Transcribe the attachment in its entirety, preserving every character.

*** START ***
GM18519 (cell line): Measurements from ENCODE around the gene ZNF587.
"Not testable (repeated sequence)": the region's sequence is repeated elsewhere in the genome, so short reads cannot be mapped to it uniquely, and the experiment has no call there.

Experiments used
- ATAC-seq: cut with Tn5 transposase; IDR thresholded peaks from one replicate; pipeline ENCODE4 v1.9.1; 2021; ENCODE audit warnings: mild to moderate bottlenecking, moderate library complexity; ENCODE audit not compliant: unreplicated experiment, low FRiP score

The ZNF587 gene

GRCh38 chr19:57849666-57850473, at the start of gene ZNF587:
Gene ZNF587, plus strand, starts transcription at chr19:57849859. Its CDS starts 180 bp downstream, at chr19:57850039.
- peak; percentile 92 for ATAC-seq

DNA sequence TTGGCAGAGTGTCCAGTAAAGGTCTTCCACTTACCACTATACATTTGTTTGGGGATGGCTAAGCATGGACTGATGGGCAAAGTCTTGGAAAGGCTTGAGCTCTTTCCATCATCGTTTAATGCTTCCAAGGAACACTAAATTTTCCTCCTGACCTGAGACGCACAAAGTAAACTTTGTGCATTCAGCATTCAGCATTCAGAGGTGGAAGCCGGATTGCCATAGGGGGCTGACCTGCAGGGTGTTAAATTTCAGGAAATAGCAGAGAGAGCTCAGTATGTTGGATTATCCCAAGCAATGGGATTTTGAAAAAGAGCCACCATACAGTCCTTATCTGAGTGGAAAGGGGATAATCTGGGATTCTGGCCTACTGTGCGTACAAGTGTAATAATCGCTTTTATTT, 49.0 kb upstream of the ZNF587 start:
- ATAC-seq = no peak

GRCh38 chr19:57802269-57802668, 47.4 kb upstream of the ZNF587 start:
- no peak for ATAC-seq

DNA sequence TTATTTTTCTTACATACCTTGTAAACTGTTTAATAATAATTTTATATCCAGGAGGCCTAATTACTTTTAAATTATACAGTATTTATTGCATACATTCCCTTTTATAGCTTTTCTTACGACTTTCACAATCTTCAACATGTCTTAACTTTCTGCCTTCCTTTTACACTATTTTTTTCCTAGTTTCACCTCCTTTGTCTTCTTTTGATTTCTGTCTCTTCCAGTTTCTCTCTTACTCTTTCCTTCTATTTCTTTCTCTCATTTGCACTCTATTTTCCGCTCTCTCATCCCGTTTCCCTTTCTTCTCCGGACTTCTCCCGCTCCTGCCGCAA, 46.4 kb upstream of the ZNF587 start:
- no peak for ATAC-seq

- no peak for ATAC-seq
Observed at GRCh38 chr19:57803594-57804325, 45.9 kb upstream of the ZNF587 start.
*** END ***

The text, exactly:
GM18519 (cell line): Measurements from ENCODE around the gene ZNF587.
"Not testable (repeated sequence)": the region's sequence is repeated elsewhere in the genome, so short reads cannot be mapped to it uniquely, and the experiment has no call there.

Experiments used
- ATAC-seq: cut with Tn5 transposase; IDR thresholded peaks from one replicate; pipeline ENCODE4 v1.9.1; 2021; ENCODE audit warnings: mild to moderate bottlenecking, moderate library complexity; ENCODE audit not compliant: unreplicated experiment, low FRiP score

The ZNF587 gene

GRCh38 chr19:57849666-57850473, at the start of gene ZNF587:
Gene ZNF587, plus strand, starts transcription at chr19:57849859. Its CDS starts 180 bp downstream, at chr19:57850039.
- peak; percentile 92 for ATAC-seq

DNA sequence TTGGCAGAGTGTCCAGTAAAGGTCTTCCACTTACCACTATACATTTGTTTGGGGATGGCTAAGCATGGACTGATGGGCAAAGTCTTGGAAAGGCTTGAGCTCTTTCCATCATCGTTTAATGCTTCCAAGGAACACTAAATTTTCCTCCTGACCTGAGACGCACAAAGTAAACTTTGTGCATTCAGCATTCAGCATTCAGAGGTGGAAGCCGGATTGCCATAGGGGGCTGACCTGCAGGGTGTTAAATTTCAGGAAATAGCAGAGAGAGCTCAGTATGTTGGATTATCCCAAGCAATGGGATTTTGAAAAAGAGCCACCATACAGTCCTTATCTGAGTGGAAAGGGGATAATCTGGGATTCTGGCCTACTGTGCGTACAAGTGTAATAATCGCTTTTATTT, 49.0 kb upstream of the ZNF587 start:
- ATAC-seq = no peak

GRCh38 chr19:57802269-57802668, 47.4 kb upstream of the ZNF587 start:
- no peak for ATAC-seq

DNA sequence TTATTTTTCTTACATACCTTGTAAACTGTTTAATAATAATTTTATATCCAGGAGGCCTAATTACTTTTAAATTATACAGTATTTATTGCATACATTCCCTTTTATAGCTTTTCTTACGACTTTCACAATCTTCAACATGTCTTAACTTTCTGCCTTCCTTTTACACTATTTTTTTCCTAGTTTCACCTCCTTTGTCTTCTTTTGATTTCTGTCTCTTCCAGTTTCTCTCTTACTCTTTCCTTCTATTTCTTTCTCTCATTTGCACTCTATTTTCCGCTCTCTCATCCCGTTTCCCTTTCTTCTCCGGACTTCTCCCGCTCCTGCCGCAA, 46.4 kb upstream of the ZNF587 start:
- no peak for ATAC-seq

- no peak for ATAC-seq
Observed at GRCh38 chr19:57803594-57804325, 45.9 kb upstream of the ZNF587 start.